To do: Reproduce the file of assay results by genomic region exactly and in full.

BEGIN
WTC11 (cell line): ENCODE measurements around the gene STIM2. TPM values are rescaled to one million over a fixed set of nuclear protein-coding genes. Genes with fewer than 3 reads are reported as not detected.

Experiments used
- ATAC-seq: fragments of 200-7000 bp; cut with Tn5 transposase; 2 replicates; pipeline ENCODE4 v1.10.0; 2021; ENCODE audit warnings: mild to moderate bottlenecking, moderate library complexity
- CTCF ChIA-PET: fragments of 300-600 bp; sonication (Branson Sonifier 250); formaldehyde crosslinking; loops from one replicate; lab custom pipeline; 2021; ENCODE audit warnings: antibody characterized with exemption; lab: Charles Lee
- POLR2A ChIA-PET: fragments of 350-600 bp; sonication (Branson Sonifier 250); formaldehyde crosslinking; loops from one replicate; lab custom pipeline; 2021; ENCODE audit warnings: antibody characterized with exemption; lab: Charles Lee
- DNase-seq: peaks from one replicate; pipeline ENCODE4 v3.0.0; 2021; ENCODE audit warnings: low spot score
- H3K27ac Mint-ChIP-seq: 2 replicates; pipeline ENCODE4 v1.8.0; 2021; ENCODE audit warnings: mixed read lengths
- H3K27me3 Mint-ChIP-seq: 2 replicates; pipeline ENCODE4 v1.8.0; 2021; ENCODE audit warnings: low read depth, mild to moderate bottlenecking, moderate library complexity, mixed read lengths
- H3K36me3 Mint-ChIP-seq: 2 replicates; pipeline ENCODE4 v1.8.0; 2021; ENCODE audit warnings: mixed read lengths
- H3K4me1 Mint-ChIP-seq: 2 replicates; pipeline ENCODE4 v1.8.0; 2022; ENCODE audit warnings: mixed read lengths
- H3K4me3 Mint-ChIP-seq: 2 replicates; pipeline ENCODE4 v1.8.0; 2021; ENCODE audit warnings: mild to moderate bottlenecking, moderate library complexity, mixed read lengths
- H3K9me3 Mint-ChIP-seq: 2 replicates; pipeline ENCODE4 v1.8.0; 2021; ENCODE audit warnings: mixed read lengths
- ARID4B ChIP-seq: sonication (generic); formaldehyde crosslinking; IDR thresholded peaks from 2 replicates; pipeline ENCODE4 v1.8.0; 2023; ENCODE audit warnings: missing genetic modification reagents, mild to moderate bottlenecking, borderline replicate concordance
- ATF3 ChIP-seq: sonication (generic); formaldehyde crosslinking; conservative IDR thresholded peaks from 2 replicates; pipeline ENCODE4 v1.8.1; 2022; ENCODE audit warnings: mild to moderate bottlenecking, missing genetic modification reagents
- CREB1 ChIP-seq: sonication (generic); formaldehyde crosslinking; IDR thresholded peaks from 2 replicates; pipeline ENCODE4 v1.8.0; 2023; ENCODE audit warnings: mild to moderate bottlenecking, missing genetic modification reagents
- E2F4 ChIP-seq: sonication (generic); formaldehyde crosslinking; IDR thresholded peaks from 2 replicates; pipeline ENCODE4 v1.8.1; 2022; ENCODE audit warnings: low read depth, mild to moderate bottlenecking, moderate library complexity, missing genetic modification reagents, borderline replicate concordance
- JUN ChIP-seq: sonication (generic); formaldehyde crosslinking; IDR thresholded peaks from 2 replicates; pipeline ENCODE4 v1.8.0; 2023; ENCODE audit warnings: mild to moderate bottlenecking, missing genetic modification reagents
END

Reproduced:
WTC11 (cell line): ENCODE measurements around the gene STIM2. TPM values are rescaled to one million over a fixed set of nuclear protein-coding genes. Genes with fewer than 3 reads are reported as not detected.

Experiments used
- ATAC-seq: fragments of 200-7000 bp; cut with Tn5 transposase; 2 replicates; pipeline ENCODE4 v1.10.0; 2021; ENCODE audit warnings: mild to moderate bottlenecking, moderate library complexity
- CTCF ChIA-PET: fragments of 300-600 bp; sonication (Branson Sonifier 250); formaldehyde crosslinking; loops from one replicate; lab custom pipeline; 2021; ENCODE audit warnings: antibody characterized with exemption; lab: Charles Lee
- POLR2A ChIA-PET: fragments of 350-600 bp; sonication (Branson Sonifier 250); formaldehyde crosslinking; loops from one replicate; lab custom pipeline; 2021; ENCODE audit warnings: antibody characterized with exemption; lab: Charles Lee
- DNase-seq: peaks from one replicate; pipeline ENCODE4 v3.0.0; 2021; ENCODE audit warnings: low spot score
- H3K27ac Mint-ChIP-seq: 2 replicates; pipeline ENCODE4 v1.8.0; 2021; ENCODE audit warnings: mixed read lengths
- H3K27me3 Mint-ChIP-seq: 2 replicates; pipeline ENCODE4 v1.8.0; 2021; ENCODE audit warnings: low read depth, mild to moderate bottlenecking, moderate library complexity, mixed read lengths
- H3K36me3 Mint-ChIP-seq: 2 replicates; pipeline ENCODE4 v1.8.0; 2021; ENCODE audit warnings: mixed read lengths
- H3K4me1 Mint-ChIP-seq: 2 replicates; pipeline ENCODE4 v1.8.0; 2022; ENCODE audit warnings: mixed read lengths
- H3K4me3 Mint-ChIP-seq: 2 replicates; pipeline ENCODE4 v1.8.0; 2021; ENCODE audit warnings: mild to moderate bottlenecking, moderate library complexity, mixed read lengths
- H3K9me3 Mint-ChIP-seq: 2 replicates; pipeline ENCODE4 v1.8.0; 2021; ENCODE audit warnings: mixed read lengths
- ARID4B ChIP-seq: sonication (generic); formaldehyde crosslinking; IDR thresholded peaks from 2 replicates; pipeline ENCODE4 v1.8.0; 2023; ENCODE audit warnings: missing genetic modification reagents, mild to moderate bottlenecking, borderline replicate concordance
- ATF3 ChIP-seq: sonication (generic); formaldehyde crosslinking; conservative IDR thresholded peaks from 2 replicates; pipeline ENCODE4 v1.8.1; 2022; ENCODE audit warnings: mild to moderate bottlenecking, missing genetic modification reagents
- CREB1 ChIP-seq: sonication (generic); formaldehyde crosslinking; IDR thresholded peaks from 2 replicates; pipeline ENCODE4 v1.8.0; 2023; ENCODE audit warnings: mild to moderate bottlenecking, missing genetic modification reagents
- E2F4 ChIP-seq: sonication (generic); formaldehyde crosslinking; IDR thresholded peaks from 2 replicates; pipeline ENCODE4 v1.8.1; 2022; ENCODE audit warnings: low read depth, mild to moderate bottlenecking, moderate library complexity, missing genetic modification reagents, borderline replicate concordance
- JUN ChIP-seq: sonication (generic); formaldehyde crosslinking; IDR thresholded peaks from 2 replicates; pipeline ENCODE4 v1.8.0; 2023; ENCODE audit warnings: mild to moderate bottlenecking, missing genetic modification reagents